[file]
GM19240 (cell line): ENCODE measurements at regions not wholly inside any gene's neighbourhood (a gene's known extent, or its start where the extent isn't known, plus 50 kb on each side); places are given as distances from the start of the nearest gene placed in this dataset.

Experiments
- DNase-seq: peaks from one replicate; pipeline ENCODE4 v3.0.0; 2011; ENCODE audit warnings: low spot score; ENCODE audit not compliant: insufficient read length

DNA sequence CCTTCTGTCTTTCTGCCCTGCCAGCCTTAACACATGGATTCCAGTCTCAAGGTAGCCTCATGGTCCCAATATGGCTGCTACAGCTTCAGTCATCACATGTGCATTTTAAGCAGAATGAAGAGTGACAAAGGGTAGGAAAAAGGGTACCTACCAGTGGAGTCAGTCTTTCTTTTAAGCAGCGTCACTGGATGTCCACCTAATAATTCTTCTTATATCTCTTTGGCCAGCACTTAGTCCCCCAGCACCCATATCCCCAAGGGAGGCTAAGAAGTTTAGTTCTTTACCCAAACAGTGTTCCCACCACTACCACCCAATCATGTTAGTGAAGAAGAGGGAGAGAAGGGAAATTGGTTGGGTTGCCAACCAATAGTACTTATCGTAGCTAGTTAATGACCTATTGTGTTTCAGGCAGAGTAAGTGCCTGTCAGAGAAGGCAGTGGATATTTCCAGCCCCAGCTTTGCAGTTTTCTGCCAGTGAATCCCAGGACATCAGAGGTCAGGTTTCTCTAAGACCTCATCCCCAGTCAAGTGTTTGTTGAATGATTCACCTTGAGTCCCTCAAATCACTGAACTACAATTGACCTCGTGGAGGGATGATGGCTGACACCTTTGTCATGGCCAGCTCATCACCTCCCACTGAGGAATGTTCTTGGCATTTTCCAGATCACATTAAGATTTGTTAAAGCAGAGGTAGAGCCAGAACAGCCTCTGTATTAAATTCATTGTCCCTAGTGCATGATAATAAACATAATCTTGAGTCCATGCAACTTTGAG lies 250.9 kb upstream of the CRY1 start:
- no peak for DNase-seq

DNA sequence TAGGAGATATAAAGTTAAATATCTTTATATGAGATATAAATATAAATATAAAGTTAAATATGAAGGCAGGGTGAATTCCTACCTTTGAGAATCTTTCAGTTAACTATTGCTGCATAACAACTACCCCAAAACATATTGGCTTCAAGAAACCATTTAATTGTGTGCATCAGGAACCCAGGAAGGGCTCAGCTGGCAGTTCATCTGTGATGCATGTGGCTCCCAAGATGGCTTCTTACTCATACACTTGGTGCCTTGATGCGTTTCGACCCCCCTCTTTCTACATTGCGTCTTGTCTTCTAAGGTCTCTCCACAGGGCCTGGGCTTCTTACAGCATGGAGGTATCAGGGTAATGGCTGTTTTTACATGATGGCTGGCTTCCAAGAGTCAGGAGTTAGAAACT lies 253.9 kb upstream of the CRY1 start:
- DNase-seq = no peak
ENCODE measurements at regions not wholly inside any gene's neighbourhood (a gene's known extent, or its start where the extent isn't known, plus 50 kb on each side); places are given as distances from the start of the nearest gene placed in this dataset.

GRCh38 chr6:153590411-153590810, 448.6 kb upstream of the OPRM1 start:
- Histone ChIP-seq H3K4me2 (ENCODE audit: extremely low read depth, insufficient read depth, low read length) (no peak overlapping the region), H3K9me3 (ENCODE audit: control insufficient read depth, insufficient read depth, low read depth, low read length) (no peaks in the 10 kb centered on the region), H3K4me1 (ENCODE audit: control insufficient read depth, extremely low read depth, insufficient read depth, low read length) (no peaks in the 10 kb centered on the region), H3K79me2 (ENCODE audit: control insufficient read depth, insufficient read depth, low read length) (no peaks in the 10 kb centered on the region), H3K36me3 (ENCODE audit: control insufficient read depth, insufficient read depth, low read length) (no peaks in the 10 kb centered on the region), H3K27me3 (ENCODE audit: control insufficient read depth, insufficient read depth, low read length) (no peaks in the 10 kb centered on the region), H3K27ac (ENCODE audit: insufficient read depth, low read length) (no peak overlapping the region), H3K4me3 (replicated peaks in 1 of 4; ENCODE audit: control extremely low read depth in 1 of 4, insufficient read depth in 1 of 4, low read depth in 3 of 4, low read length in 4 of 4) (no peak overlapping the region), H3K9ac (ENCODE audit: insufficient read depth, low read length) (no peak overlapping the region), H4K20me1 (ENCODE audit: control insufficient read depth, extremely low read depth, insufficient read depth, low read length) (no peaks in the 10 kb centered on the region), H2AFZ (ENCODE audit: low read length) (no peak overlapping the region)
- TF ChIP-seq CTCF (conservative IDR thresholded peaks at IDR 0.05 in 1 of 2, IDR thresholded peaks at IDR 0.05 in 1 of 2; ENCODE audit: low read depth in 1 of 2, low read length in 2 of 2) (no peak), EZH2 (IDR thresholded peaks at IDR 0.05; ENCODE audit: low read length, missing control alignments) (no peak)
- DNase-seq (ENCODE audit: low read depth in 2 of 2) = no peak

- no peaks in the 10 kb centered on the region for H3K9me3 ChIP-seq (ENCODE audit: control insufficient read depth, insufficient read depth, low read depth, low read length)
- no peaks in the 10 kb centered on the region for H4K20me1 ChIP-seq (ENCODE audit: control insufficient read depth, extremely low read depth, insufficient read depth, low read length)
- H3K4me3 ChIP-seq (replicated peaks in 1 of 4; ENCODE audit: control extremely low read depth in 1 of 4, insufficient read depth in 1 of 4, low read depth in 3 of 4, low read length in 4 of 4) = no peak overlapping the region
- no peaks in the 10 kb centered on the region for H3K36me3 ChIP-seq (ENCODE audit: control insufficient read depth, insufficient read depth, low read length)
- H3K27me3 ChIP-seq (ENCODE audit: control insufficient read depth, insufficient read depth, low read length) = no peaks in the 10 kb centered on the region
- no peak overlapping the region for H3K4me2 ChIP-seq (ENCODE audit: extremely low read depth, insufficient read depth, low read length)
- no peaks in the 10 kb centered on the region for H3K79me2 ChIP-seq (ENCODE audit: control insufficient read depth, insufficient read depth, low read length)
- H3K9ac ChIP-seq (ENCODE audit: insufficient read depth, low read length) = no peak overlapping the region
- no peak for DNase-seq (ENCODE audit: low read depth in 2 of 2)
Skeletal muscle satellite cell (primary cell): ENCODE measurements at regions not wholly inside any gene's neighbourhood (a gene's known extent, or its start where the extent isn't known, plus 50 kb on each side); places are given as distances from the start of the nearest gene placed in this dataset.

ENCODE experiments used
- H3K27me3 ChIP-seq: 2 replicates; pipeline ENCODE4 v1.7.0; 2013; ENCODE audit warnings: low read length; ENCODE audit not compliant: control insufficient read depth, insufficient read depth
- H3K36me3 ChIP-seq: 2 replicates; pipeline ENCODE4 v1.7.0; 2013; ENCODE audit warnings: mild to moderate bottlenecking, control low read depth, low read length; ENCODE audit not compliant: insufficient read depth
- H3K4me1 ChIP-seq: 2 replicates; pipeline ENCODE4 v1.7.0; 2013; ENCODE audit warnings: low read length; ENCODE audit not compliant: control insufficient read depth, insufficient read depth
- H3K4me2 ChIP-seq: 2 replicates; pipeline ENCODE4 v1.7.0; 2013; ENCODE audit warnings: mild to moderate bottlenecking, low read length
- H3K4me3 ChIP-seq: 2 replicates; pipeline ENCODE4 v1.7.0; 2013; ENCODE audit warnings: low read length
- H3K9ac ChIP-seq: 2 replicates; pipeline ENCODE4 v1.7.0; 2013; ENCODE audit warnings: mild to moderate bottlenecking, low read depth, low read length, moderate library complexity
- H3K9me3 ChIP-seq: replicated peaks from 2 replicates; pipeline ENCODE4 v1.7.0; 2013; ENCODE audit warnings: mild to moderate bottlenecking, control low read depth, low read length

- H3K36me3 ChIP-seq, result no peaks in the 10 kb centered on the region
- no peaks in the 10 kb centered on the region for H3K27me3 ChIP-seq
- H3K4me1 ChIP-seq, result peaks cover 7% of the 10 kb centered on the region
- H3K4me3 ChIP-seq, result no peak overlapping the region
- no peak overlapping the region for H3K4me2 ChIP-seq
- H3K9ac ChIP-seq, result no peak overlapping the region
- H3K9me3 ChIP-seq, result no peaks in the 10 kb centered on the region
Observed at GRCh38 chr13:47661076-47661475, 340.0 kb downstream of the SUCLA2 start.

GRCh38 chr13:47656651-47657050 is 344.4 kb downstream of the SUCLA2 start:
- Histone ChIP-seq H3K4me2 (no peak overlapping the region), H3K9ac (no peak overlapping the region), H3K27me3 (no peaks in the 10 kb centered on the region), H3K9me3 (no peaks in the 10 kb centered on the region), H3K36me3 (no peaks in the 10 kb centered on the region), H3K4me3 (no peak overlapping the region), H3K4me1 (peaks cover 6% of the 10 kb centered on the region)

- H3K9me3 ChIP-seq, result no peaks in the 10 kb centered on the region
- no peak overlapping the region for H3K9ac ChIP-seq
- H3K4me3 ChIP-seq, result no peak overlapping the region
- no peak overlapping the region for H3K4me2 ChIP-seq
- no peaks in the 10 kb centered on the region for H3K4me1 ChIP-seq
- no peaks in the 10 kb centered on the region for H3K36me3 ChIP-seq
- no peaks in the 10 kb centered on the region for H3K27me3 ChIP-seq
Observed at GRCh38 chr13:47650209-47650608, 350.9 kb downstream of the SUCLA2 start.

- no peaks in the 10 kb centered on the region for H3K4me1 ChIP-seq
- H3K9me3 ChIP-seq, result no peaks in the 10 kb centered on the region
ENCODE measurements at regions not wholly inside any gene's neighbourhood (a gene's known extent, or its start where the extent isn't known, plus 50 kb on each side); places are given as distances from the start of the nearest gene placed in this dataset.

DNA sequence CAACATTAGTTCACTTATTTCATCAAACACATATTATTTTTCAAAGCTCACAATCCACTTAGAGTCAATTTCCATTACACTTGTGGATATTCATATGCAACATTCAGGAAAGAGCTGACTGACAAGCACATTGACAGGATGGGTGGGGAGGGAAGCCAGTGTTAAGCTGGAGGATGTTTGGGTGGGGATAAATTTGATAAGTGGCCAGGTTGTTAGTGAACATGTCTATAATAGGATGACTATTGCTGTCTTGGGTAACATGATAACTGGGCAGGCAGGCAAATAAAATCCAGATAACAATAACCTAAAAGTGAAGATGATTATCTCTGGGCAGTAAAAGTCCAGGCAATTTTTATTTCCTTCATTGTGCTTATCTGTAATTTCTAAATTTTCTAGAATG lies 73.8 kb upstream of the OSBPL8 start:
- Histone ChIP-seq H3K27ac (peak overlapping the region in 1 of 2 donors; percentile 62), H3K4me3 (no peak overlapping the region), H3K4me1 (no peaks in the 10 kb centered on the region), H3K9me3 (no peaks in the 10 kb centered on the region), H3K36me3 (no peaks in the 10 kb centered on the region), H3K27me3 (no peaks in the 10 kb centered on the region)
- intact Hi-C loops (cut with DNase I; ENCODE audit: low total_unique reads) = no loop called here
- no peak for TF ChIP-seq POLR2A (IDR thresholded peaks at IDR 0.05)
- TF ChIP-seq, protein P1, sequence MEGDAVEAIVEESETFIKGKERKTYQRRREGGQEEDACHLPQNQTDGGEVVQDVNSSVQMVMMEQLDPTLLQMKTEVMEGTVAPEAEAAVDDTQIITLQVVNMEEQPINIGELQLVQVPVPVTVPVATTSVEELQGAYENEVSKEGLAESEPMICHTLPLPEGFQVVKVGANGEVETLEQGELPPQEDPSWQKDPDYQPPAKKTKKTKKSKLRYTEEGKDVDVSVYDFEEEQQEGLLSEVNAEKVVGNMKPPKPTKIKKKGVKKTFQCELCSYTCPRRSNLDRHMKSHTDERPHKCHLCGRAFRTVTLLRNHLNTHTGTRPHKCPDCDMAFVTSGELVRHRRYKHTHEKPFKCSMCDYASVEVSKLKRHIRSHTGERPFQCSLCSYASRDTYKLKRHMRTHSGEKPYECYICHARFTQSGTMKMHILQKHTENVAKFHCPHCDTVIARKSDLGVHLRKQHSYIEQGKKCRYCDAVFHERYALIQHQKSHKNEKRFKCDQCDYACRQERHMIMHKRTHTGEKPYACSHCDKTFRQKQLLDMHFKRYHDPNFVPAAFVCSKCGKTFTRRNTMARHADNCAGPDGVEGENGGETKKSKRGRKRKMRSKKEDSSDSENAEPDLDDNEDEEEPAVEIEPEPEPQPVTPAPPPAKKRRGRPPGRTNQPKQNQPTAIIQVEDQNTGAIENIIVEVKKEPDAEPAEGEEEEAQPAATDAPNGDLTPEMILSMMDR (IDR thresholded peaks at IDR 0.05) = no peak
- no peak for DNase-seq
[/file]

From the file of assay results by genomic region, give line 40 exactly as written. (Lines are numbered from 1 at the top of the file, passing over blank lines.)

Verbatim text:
- Histone ChIP-seq H3K4me2 (no peak overlapping the region), H3K9ac (no peak overlapping the region), H3K27me3 (no peaks in the 10 kb centered on the region), H3K9me3 (no peaks in the 10 kb centered on the region), H3K36me3 (no peaks in the 10 kb centered on the region), H3K4me3 (no peak overlapping the region), H3K4me1 (peaks cover 6% of the 10 kb centered on the region)